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|Adolph III of the Marck|
Adolf III and Margaret, Stiftskirche in Kleve.
|Died||7 September 1394|
|Noble family||House of La Marck|
|Spouse(s)||Margaret of Jülich|
|Father||Adolph II of the Marck|
|Mother||Margaret, Countess of Cleves|
Adolph III of the Marck (German: Adolf III von der Mark) (c. 1334 – 7 September 1394) was the Bishop of Münster (as Adolph) from 1357 until 1363, the Archbishop of Cologne (as Adolph II) in 1363, the Count of Cleves (as Adolph I) from 1368 until 1394, and the Count of Mark (as Adolph III) from 1391 until 1393.
Adolph was the second son of Count Adolph II of the Marck and Margaret of Cleves.
Adolph II of the Marck was Count of the Marck.
Margaret of Cleves, also spelled Margaretha or Margarethe was the wife of Count Adolf II of the Marck and mother of Adolf III of the Marck. She was a daughter of Count Dietrich VIII of Cleves and Margaret of Guelders, who was a daughter of Reginald I of Guelders.
On 16 November 1357 Pope Innocent VI appointed him the Bishop of Münster. In 1362 he signed a contract with his uncle Bishop Engelbert III of the Marck of Liège whereby he would inherit Cleves in the likely event Count John of Cleves died childless. On 13 June 1363 he was appointed the Archbishop of Cologne against the favourite John of Virneburg, but by the end of the year had resigned from the position to focus on the County of Cleves, despite the fact that his short tenure was scandalous and ridden with controversy.
Pope Innocent VI, born Étienne Aubert, was head of the Catholic Church and ruler of the Papal States from 18 December 1352 to his death in 1362. He was the fifth Avignon pope and the only one with the pontifical name of "Innocent".
Münster is an independent city in North Rhine-Westphalia, Germany. It is in the northern part of the state and is considered to be the cultural centre of the Westphalia region. It is also capital of the local government region Münsterland. Münster was the location of the Anabaptist rebellion during the Protestant Reformation and the site of the signing of the Treaty of Westphalia ending the Thirty Years' War in 1648. Today it is known as the bicycle capital of Germany.
Engelbert III von der Mark was the Archbishop-Elector of Cologne from 1364 until 1368 and the Prince-Bishop of Liège from 1345 until 1364.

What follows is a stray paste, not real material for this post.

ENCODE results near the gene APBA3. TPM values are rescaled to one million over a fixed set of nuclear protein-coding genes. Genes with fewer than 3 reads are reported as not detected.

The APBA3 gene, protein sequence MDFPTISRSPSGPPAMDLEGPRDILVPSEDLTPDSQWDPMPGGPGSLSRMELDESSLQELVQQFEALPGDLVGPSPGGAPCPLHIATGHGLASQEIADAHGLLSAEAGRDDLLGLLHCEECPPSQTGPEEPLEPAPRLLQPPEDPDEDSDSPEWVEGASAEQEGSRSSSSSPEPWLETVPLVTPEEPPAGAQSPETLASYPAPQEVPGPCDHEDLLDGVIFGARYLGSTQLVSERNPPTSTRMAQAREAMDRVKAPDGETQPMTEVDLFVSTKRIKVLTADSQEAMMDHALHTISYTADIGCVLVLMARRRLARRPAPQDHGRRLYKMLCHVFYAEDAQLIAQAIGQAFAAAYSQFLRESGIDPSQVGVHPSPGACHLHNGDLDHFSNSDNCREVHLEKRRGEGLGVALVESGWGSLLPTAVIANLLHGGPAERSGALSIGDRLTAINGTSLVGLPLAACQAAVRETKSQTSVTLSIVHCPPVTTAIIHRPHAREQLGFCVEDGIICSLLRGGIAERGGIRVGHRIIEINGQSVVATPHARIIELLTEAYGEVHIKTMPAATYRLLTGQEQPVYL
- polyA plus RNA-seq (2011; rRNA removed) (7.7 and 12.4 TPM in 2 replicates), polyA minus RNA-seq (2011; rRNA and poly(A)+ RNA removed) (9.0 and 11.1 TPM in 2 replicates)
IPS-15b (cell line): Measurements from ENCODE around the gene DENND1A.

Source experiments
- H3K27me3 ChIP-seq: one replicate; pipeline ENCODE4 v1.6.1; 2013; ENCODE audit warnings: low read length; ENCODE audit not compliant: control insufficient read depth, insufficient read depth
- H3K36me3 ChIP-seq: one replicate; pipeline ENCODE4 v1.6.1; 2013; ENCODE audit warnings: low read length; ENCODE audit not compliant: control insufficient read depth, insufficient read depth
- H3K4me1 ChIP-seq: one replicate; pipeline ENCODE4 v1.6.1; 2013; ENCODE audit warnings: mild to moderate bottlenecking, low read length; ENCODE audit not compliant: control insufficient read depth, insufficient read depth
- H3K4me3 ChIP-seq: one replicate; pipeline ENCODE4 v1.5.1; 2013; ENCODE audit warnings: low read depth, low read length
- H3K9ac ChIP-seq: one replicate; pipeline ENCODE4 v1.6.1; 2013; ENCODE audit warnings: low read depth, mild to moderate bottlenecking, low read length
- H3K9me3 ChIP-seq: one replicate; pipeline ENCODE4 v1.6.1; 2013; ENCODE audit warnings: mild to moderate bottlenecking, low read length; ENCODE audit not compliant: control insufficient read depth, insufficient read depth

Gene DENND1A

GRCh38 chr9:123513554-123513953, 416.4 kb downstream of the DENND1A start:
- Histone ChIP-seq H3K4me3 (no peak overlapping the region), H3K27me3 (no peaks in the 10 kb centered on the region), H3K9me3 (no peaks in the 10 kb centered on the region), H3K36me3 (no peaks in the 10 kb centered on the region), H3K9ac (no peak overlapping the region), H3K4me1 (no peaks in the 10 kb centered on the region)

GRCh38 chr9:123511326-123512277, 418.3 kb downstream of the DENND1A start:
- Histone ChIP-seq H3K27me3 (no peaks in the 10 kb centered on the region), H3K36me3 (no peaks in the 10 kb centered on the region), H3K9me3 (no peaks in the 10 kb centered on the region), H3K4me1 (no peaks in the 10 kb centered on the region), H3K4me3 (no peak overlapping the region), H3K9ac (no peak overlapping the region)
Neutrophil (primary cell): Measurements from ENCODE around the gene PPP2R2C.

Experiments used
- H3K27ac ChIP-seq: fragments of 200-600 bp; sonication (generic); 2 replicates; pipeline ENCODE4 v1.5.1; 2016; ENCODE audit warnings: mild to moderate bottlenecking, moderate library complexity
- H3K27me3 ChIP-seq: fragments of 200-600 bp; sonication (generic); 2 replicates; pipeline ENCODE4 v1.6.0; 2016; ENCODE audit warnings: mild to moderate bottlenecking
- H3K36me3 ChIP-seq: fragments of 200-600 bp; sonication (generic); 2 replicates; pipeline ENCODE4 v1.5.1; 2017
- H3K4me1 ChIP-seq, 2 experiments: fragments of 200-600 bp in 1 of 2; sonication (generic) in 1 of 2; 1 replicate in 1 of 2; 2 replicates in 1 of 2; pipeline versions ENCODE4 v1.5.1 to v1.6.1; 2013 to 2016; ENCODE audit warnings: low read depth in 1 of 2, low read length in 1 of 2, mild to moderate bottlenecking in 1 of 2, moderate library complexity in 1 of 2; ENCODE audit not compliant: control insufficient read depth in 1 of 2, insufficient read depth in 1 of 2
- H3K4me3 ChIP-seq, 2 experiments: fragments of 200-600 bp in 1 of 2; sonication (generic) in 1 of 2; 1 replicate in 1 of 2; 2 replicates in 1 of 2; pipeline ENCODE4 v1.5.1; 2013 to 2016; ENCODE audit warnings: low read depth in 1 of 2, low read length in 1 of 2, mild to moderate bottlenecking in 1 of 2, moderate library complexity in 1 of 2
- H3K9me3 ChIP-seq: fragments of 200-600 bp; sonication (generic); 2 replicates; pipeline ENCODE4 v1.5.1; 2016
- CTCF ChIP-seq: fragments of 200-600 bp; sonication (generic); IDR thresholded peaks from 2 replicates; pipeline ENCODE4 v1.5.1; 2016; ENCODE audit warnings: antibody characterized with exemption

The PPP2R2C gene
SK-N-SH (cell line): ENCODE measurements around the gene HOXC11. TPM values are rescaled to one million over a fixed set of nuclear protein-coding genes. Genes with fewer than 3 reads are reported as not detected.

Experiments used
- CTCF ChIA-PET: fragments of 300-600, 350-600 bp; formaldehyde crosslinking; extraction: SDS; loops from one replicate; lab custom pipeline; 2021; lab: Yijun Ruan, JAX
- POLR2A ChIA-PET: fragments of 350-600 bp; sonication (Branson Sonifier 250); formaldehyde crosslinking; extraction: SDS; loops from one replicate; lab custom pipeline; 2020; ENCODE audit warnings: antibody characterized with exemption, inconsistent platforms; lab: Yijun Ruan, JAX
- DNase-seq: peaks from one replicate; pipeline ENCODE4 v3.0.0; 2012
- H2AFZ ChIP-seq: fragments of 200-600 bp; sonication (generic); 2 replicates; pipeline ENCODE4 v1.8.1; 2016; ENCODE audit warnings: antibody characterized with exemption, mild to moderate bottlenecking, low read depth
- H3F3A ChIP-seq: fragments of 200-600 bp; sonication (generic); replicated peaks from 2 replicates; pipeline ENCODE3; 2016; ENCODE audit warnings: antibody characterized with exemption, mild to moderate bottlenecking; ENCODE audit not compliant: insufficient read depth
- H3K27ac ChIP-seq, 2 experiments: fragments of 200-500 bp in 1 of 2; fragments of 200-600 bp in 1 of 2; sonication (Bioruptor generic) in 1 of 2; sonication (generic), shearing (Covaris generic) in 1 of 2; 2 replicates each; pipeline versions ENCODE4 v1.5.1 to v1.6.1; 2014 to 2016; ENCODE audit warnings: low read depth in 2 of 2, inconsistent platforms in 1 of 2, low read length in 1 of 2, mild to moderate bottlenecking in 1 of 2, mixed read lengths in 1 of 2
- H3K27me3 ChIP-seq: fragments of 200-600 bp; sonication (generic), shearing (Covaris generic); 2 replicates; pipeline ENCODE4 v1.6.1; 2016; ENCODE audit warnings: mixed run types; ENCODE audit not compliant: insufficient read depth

In 1368 he succeeded his uncle John of Cleves and could maintain his rule there through the support of Liège. In 1369 he married Margaret of Jülich, daughter of Gerhard VI of Jülich, Count of Berg and Ravensberg and had fourteen children, at least five of whom did not survive infancy.
Liège is a major Walloon city and municipality and the capital of the Belgian province of Liège.
Margaret of Jülich was a daughter of Duke Gerhard VI of Jülich and his wife, Margaret of Ravensberg (1315-1389).
Gerhard VI of Jülich, Count of Berg and Ravensberg was the son of William V, Duke of Jülich and Joanna of Hainaut.
Adolph I of Cleves was the second Count of Cleves and the fourth Count of Mark.
Dietrich IX, Count of Mark (1374–1398) was the Count of Mark from 1393 until 1398.
Gerhard, Count zur Mark (1378–1461) was the de facto ruler of the County of Mark between 1430 and 1461.
After his brother Engelbert III of the Marck died without heirs in 1391, Adolph inherited the Marck too. However, he gave Marck to his son Dietrich in 1393.
Adolph died in 1394 and was succeeded in Cleves by another of his sons, Adolph.
Cleves and Marck were reunited again 4 years later, when Dietrich died and was succeeded by Adolph IV.
The County of Mark was a county and state of the Holy Roman Empire in the Lower Rhenish–Westphalian Circle. It lay on both sides of the Ruhr river along the Volme and Lenne rivers.
The Duchy of Cleves was a State of the Holy Roman Empire which emerged from the mediaeval Hettergau. It was situated in the northern Rhineland on both sides of the Lower Rhine, around its capital Cleves and the towns of Wesel, Kalkar, Xanten, Emmerich, Rees and Duisburg bordering the lands of the Prince-Bishopric of Münster in the east and the Duchy of Brabant in the west. Its history is closely related to that of its southern neighbours: the Duchies of Jülich and Berg, as well as Guelders and the Westphalian county of Mark. The Duchy was archaically known as Cleveland in English.
La Marck was a noble family, which from about 1200 appeared as the counts of Mark.
William V, Duke of Jülich was a German nobleman. Some authors call him William I, because he was the first Duke of Jülich; the earlier Williams had been Count of Jülich. Other authors call the subject of this article "William VI"; they count the son and co-ruler of William IV as William V.
Dietrich VIII was a German nobleman. He was Count of Cleves from 1310 through 1347.
William VII of Jülich, 1st Duke of Berg was born in Jülich, as the son of Gerhard VI of Jülich, Count of Berg and Ravensberg, and Margaret, daughter and heiress of Otto IV, Count of Ravensberg, and Margaret of Berg.
Engelbert III of the Mark (1333–1391) was the Count of Mark from 1347 until 1391.
Eberhard I was a German nobleman. He was Count of the Mark from 1277 until his death. He was the son of Engelbert I, Count of the Mark en Cunigonde of Blieskastel.
Frederick III of Moers was a German nobleman. He was Count of Moers by inheritance and Count of Saarwerden by jure uxoris.
Adolph of the MarckBorn: ca. 1334 Died: 7 September 1394 in Cleves
|Catholic Church titles|
Wilhelm von Gennep
| Archbishop-Elector of Cologne and |
Duke of Westphalia and Angria
as Adolph II
Engelbert III of the Marck
Louis II of Hesse
| Prince-Bishop of Münster |
John I of Virneburg
John, Count of Cleves
| Count of Cleves |
as Adolph I
| Count of Marck |
as Adolph III